The AAPS Journal

, Volume 19, Issue 3, pp 754–764 | Cite as

Inclusion of Digestible Surfactants in Solid SMEDDS Formulation Removes Lag Time and Influences the Formation of Structured Particles During Digestion

  • Kapilkumar Vithani
  • Adrian Hawley
  • Vincent Jannin
  • Colin Pouton
  • Ben J. Boyd
Research Article


Solid self-microemulsifying drug delivery systems (SMEDDS) have received considerable attention in recent times attempting to overcome the drawbacks of liquid SMEDDS. Earlier literature reports on solid SMEDDS have focussed on formulation development; however, the digestibility and propensity for self-assembly of the digested components with endogenous bile salts and phospholipids are unknown. Therefore, as a starting point, previously reported solid SMEDDS containing Gelucire® 44/14 (GEL) and the non-digestible surfactants, Vitamin E TPGS (TPGS) and Lutrol® F 127 (F 127), were prepared, and their dispersion and digestion behaviours were studied using an in vitro lipolysis model, coupled with small-angle X-ray scattering (SAXS) to determine the formed colloidal structures during digestion in real time. GEL alone was digested (89%) and formed a lamellar phase (Lα). When surfactants were added at a 40:60% w/w lipid to surfactants ratio, digestion was inhibited with a significant lag time being evident. However, increasing the fraction of GEL to 50% w/w enabled digestion with reduced lag time. The substitution of the non-digestible surfactants with digestible surfactants, sucrose esters S-1670 (S-1670) and Span® 60 (S-60), eliminated the digestion lag time, and the formation of colloidal structures was more similar to that of GEL alone.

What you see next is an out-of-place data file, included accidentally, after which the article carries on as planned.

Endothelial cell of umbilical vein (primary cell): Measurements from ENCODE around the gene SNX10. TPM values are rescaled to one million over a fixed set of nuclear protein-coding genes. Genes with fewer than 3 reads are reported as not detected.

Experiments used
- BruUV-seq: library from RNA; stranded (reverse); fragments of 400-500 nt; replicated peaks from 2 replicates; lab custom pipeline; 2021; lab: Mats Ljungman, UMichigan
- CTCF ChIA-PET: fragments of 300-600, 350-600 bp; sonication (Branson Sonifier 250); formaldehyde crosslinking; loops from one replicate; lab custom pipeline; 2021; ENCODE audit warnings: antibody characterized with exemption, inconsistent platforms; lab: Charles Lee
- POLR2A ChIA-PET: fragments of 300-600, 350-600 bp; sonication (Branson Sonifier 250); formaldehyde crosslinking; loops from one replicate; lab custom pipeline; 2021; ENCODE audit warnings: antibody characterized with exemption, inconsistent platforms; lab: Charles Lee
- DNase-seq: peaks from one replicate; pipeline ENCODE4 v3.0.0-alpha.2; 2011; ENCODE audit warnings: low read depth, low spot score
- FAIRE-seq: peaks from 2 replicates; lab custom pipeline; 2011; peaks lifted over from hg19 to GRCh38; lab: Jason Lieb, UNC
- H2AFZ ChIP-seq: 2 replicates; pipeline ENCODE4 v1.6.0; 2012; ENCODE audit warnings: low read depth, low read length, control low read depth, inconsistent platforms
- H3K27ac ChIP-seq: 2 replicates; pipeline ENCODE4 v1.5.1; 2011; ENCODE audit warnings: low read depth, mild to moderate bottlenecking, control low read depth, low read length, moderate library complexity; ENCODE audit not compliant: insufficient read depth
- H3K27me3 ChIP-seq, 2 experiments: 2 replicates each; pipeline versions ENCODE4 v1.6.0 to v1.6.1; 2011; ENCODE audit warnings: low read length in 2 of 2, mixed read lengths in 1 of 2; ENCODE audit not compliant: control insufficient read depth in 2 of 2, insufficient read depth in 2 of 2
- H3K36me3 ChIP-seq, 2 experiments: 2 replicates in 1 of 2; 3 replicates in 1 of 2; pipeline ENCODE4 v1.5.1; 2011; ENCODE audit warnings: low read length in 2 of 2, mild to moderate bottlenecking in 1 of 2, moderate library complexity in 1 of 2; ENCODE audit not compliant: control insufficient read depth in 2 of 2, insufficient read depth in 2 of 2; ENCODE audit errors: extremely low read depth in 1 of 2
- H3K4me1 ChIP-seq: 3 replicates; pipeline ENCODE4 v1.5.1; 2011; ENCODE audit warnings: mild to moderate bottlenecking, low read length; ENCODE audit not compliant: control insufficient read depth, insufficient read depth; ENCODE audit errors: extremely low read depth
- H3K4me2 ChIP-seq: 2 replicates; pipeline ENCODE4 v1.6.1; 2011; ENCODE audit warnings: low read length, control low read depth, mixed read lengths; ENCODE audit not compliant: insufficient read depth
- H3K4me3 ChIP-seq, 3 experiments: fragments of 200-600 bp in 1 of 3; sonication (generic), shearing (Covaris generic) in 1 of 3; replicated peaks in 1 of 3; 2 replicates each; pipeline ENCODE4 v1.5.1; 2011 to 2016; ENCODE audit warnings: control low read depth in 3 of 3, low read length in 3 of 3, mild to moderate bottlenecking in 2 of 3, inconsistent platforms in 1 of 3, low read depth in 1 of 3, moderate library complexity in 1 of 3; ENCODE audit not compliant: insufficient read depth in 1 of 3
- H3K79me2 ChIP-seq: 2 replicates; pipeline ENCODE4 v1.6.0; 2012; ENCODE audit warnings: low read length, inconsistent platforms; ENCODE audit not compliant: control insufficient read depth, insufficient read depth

in vitro lipolysis lipid digestion non-digestible and digestible surfactants small-angle X-ray scattering solid SMEDDS 



Kapilkumar’s Ph.D. research was supported by Gattefossé (Saint-Priest, France). The SAXS experiments were undertaken at the SAXS/WAXS beamline at the Australian Synchrotron, Victoria, Australia. Ben Boyd is funded under the Australian Research Council Future Fellowship scheme, and the project was partly funded by the ARC Discovery Grant scheme.



Vincent Jannin is an employee of Gattefossé (Saint-Priest, France), who manufactures the Gelucire® 44/14 used in this study.


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Copyright information

© American Association of Pharmaceutical Scientists 2017

Authors and Affiliations

  • Kapilkumar Vithani
    • 1
  • Adrian Hawley
    • 2
  • Vincent Jannin
    • 3
  • Colin Pouton
    • 1
  • Ben J. Boyd
    • 1
    • 4
  1. 1.Drug Delivery, Disposition and Dynamics, Monash Institute of Pharmaceutical SciencesMonash University (Parkville Campus)VictoriaAustralia
  2. 2.SAXS/WAXS BeamtimeAustralian SynchrotronVictoriaAustralia
  3. 3.Gattefossé SASSaint-PriestFrance
  4. 4.ARC Centre of Excellence in Convergent Bio-Nano Science and TechnologyMonash University (Parkville Campus)VictoriaAustralia

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